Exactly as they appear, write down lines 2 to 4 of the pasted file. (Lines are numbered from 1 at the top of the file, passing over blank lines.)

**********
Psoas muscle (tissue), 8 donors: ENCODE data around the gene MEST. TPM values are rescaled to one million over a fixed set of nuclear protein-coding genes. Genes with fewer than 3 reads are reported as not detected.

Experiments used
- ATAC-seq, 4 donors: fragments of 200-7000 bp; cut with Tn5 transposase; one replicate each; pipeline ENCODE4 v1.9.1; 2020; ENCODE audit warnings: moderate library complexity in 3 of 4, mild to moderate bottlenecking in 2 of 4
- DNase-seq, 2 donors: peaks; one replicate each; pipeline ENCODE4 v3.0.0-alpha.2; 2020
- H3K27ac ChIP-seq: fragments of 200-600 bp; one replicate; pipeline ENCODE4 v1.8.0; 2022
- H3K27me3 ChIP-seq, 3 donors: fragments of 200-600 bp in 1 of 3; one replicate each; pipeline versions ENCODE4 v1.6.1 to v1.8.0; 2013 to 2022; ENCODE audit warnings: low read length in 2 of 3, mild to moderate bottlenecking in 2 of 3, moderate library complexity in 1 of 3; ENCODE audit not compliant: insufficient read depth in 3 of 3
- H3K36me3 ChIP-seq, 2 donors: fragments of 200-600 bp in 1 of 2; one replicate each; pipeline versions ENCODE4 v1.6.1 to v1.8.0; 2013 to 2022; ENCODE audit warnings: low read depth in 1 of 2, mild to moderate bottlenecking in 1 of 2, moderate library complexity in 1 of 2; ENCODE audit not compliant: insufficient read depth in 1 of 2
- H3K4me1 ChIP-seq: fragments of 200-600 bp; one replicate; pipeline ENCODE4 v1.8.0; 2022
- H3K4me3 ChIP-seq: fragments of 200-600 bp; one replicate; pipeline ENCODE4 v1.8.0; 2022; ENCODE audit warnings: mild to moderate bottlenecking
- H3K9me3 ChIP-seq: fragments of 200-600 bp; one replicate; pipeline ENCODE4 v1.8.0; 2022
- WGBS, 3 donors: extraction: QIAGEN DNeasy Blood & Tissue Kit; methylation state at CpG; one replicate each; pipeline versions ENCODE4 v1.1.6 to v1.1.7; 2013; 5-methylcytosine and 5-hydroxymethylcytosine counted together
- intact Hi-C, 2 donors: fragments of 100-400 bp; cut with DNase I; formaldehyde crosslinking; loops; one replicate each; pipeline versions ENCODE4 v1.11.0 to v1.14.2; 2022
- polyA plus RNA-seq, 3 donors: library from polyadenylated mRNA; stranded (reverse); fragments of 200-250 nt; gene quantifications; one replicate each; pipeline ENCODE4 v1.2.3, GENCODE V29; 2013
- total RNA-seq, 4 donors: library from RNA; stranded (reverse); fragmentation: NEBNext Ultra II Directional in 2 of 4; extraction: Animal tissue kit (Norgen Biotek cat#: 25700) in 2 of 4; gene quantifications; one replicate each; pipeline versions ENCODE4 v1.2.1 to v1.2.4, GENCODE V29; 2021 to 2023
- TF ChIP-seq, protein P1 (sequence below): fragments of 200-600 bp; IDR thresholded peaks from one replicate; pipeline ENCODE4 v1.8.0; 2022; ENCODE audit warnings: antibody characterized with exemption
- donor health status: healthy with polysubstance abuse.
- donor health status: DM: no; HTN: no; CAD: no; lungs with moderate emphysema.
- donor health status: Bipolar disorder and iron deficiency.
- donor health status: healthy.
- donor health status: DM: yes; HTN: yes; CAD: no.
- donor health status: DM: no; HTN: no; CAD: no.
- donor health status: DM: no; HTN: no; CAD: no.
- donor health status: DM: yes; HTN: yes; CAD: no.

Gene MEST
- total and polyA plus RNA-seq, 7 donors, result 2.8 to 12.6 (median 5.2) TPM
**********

Experiments used
- ATAC-seq, 4 donors: fragments of 200-7000 bp; cut with Tn5 transposase; one replicate each; pipeline ENCODE4 v1.9.1; 2020; ENCODE audit warnings: moderate library complexity in 3 of 4, mild to moderate bottlenecking in 2 of 4
- DNase-seq, 2 donors: peaks; one replicate each; pipeline ENCODE4 v3.0.0-alpha.2; 2020